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June 01, 2022
Consumer trust is one of the financial services industry’s bedrock principles – but over a decade after the global financial crisis of 2008, the public is still hesitant to place its trust in financial services companies and actors.
In fact, according to industry metrics like the Edelman Trust Barometer, financial services consistently appears as one of the least-trusted sectors in business.
However, that perception may be changing. As part of its ongoing work to measure the state of public trust in the financial services industry, the American College Cary M. Maguire Center for Ethics in Financial Services used a combination of surveys, focus group discussions, and individual interviews to gather insights from nearly 2,000 consumers about their beliefs and behaviors regarding the financial services industry in early 2021. The results point toward a more encouraging picture of the future than many might think, but one that must be managed for continued success.
In September 2023, the Center for Ethics' Trust in Financial Services Study was also named a finalist at the 2023 WealthManagement.com Wealthies Awards for Industry Research Provider!
Trust in Financial Services: An Overview
Despite well-chronicled dynamics and practices that cratered public trust over a decade ago, the Center for Ethics in Financial Services’ research shows that trust in financial services is moderate compared to other service industries: the industry ranked third in a listing of consumers’ seven most-trusted service fields behind healthcare and education, and above such groups as government, telecommunications, and media.
This improving picture may be reason for optimism, but results showed lingering trust issues remain among certain demographic groups. For example, those with low trust in financial services tend toward the older and younger ends of the age spectrum, including more women than men, are less educated, and have a lower household income. Many of these groups are those who would benefit most from the services the industry can provide. Furthermore, data suggests those with low trust are more likely to have no loans or debt, indicating avoidance of the financial system altogether – another hurdle to overcome.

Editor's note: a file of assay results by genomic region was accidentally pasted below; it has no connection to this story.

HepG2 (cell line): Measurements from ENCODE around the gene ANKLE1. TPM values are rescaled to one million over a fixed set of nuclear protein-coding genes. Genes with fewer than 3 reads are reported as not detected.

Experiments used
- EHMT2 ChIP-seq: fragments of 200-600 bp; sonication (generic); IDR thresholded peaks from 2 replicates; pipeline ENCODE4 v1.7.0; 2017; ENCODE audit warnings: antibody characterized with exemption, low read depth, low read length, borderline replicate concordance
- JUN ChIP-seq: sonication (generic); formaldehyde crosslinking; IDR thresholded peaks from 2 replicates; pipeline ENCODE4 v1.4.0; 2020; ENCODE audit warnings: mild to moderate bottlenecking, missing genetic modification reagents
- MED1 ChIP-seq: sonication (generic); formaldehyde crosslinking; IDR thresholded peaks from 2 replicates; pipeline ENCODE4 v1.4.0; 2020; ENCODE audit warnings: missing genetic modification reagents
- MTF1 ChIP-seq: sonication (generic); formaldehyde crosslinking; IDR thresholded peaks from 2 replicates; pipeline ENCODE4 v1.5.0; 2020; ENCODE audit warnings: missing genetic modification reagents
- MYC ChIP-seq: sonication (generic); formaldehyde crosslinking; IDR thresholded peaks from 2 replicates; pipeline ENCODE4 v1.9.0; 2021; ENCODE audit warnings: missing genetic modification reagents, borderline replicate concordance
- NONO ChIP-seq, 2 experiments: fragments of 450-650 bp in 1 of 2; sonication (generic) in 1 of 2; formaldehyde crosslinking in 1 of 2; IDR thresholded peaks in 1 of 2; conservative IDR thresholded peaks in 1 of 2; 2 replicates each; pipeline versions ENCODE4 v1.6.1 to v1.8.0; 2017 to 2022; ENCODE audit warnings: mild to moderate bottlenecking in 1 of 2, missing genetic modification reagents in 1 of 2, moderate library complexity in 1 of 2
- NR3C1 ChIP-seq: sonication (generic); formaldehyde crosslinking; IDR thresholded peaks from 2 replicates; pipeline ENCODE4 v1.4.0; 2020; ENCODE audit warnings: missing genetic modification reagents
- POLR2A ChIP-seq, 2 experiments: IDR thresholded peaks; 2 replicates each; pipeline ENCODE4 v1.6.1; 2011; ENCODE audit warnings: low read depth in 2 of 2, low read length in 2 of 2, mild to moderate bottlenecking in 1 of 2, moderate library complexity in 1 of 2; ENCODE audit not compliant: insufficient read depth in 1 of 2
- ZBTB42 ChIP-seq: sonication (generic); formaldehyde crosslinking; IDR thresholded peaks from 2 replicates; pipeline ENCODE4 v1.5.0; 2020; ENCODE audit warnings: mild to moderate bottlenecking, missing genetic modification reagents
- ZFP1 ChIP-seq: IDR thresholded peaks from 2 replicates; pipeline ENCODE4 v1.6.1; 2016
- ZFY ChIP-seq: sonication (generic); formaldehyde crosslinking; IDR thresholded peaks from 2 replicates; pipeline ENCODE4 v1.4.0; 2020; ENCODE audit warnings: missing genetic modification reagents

Despite this, trust has the potential to be a key enabler of industry change, provided financial companies can understand the feelings and motivations among low-trust demographics and make inroads based on their individual priorities.
The Center for Ethics in Financial Services’ survey results suggest today’s consumers of financial services are stuck between a rock and a hard place. They are frustrated in their search for unbiased, trusted information they can use to determine whether they fit with a financial company. They do their homework, but they are often overwhelmed and don’t always know where to turn for education.
Consumers indicated reasons that drive them to engage with a financial services company. These include a company’s product and service transparency, good customer service, and community involvement. Many consumers also said a company’s treatment of employees and contributions to social justice and diversity, as well as commitment to keeping their personal information private, could influence their decision.
Additionally, more than half of consumers said they preferred financial products that are easy to use and understand. This preference was so strong it outweighed fees associated with a product or service, the level of risk involved, or guarantees offered by a company. Because of this, firms offering simpler, streamlined products that help consumers consolidate their relationships could help build consumers' confidence about the quality of advice they receive.
Meeting Consumers Where They Are
The Center’s study showed trust levels also varied among different methods of accessing financial products and services in financial services. In-person access appeared more important to low-trust consumers; for high-trust consumers, the importance of in-person access usually depended on the financial product or amount of money held.
Using a composite measure called the Demographics of Trust Index™, the Center found survey respondents largely preferred doing business with community banks and credit unions, even though they were the least widely-utilized options in a list along with national banks, investment brokerage firms, and online banking. The results again emphasized the importance many consumers place on having a personal relationship with their financial advisors or institutions from the community level, suggesting a new model the industry at large would be well-served to consider.